You can’t get much more high-concept than the Sundance audience fave Super Size Me, in which director Morgan Spurlock films himself for 30 days in twenty cities eating only at McDonald’s. His self-imposed ground rules require that he eat three squares a day, covering everything on the menu at least once in the month; he also has to say yes every time a McD’s employee asks him, “Do you want that Supersized?” Spurlock is a muckraker in the Michael Moore mold, and he claims to have made this movie to document firsthand the unhealthiness of our fast-food nation. But he also knows how to play to the camera: This is the class clown’s science project.
Thirty-three and, initially at least, in excellent health, Spurlock spends a lot of screen time stuffing himself. Rarely has a person consumed so much on film, unless you count Al Pacino’s scenery-chewing. He includes interviews with nutritionists, gluttons (e.g., a rail-thin guy who eats over 700 Big Macs a year), and lawyers suing the fast-food industry. He brings in a team of doctors who monitor his increasingly alarming physical condition as his weight jumps 25 pounds and his cholesterol 60 points over the month. He suffers depression, headaches, sugar/caffeine crashes. His liver turns to foie gras. His girlfriend, who is, of all things, a vegan chef, is aghast. She reminds him, during their last supper before the monthlong Mac attack, that he will soon be eating only genetically modified potatoes. Would she feel better if the fatty fries were organic?
“Rarely has a person consumed so much on film, unless you count Al Pacino’s scenery-chewing.”
As entertaining as Super Size Me sometimes is, I’m not sure what Spurlock’s escapade really accomplishes, except to emphasize that eating 5,000 calories a day, and exercising little, is bad for you. He could have achieved much the same dire results dining exclusively at high-end French eateries. (I suggest New York’s restaurant critics take up this question, with myself as adviser and dining companion.) Spurlock is right to target America’s alarming obesity problem, but watching him get the McGurgles or McGas is not exactly inspiring. Neither is watching him McRalph, and I also could have done without the up-close segment on gastric-bypass surgery. His movie is an attack on our eating habits, but it’s also a prime example of an all-American sport—making a spectacle of oneself for fun and profit. Spurlock, you’ll be surprised to learn, is developing a TV spinoff, with himself as host.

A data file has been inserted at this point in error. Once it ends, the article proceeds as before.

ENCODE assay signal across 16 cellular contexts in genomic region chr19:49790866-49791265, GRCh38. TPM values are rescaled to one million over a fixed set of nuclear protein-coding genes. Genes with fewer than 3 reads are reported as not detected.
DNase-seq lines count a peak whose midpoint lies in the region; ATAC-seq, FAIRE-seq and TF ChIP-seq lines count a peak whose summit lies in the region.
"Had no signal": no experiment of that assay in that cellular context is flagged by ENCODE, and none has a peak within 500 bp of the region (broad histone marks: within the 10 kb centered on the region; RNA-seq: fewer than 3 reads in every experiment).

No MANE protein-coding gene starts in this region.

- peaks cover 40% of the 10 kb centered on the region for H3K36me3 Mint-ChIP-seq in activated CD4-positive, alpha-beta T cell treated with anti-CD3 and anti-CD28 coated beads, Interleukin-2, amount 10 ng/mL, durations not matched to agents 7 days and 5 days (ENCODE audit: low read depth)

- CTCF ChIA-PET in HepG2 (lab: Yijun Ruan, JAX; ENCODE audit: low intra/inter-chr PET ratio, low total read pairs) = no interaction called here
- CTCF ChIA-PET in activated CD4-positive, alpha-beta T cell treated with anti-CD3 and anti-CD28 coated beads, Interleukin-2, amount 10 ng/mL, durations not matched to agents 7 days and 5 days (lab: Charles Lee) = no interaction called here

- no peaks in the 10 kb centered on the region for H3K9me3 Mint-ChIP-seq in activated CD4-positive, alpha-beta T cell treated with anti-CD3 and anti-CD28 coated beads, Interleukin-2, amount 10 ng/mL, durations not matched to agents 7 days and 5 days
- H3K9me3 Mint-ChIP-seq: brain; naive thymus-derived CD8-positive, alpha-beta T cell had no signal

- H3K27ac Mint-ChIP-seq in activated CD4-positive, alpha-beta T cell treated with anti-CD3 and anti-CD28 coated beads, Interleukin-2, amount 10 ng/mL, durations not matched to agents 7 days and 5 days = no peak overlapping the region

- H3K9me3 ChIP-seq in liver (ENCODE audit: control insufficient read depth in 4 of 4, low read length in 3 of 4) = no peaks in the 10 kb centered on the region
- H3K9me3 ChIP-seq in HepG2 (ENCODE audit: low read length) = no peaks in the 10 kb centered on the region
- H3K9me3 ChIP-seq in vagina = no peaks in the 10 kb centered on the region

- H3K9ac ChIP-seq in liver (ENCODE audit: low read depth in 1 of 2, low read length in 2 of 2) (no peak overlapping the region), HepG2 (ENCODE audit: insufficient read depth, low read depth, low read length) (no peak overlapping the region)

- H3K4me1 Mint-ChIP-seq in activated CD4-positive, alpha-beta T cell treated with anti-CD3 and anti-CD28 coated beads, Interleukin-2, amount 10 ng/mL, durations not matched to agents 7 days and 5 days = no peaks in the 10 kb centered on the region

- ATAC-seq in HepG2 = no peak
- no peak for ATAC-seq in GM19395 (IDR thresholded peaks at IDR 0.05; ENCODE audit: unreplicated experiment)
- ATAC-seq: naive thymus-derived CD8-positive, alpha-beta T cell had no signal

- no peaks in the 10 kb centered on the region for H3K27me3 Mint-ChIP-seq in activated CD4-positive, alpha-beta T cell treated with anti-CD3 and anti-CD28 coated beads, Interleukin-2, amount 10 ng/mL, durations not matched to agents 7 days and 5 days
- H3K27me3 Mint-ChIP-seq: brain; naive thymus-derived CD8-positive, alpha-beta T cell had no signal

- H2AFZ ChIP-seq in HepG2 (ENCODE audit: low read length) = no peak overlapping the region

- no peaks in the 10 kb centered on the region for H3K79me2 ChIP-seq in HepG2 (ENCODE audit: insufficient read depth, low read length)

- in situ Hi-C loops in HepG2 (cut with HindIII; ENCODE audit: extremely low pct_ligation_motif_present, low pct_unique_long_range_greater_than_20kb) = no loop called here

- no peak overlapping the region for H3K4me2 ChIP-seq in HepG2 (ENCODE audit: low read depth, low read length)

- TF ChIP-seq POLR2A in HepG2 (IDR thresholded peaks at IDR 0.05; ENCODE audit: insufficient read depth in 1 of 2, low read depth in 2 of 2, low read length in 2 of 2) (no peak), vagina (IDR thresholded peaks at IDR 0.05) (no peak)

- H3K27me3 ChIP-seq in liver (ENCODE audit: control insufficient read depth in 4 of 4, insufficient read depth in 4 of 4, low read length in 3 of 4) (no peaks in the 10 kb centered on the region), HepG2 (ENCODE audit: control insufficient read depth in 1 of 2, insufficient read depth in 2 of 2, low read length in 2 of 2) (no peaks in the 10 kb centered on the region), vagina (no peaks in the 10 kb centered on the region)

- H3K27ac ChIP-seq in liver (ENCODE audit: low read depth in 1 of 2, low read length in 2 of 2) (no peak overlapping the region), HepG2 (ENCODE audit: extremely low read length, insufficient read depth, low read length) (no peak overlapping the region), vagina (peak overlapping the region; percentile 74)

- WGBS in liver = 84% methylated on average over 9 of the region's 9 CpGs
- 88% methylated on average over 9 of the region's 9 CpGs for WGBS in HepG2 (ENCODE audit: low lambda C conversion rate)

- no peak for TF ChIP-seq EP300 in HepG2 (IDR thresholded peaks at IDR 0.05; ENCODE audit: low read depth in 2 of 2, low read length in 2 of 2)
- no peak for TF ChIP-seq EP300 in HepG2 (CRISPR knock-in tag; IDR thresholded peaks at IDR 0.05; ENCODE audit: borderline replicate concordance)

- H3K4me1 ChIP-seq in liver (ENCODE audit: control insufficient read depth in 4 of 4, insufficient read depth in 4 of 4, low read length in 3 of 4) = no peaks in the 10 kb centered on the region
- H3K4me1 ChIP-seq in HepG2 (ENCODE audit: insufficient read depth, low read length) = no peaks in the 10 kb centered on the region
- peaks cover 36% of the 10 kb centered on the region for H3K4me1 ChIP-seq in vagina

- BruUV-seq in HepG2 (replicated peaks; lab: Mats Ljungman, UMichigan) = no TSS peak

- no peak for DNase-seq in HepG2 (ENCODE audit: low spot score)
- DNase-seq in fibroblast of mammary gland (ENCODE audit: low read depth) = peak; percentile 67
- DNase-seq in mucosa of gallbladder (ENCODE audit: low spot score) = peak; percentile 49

Mean Girls is a smart little teen picture that, for a change, actually features recognizable teens. It’s the newest entry on a very short list that includes Clueless, Heathers, School of Rock, and not much else. Adapting Rosalind Wiseman’s nonfiction best-seller Queen Bees and Wannabes: Helping Your Daughter Survive Cliques, Gossip, Boyfriends and Other Realities of Adolescence, Saturday Night Live’s Tina Fey, who also plays a math teacher, approaches the subject head-on: She’s a cultural anthropologist with a sharp, satiric streak. What’s surprising is that the film is also rather sweet; it’s far less judgmental about these girls than they are about each other.
Cady Heron (Lindsay Lohan), a 15-year-old from Africa, embarks on her own personal safari when she enters a suburban-Chicago high school and immediately gets pulled into a vortex of cliques—the Plastics, the Mathletes, and the freaks and geeks in between. The queen bee of the Plastics, Rachel McAdams’s glamorously nasty Regina, is the school trend-setter who quickly sizes up wide-eyed Cady as competition and befriends her in order to keep her close by. But although Cady is an innocent, she’s no fool; she ultimately goes Plastic to deliver Regina’s comeuppance, then gets her own, too. Director Mark Waters (Freaky Friday) has a generous way with his young cast members. They look like they’re summoning up their own worst high-school experiences—and enjoying every minute of it. Nobody gets slammed in this movie who doesn’t deserve it. In other words, everybody gets it.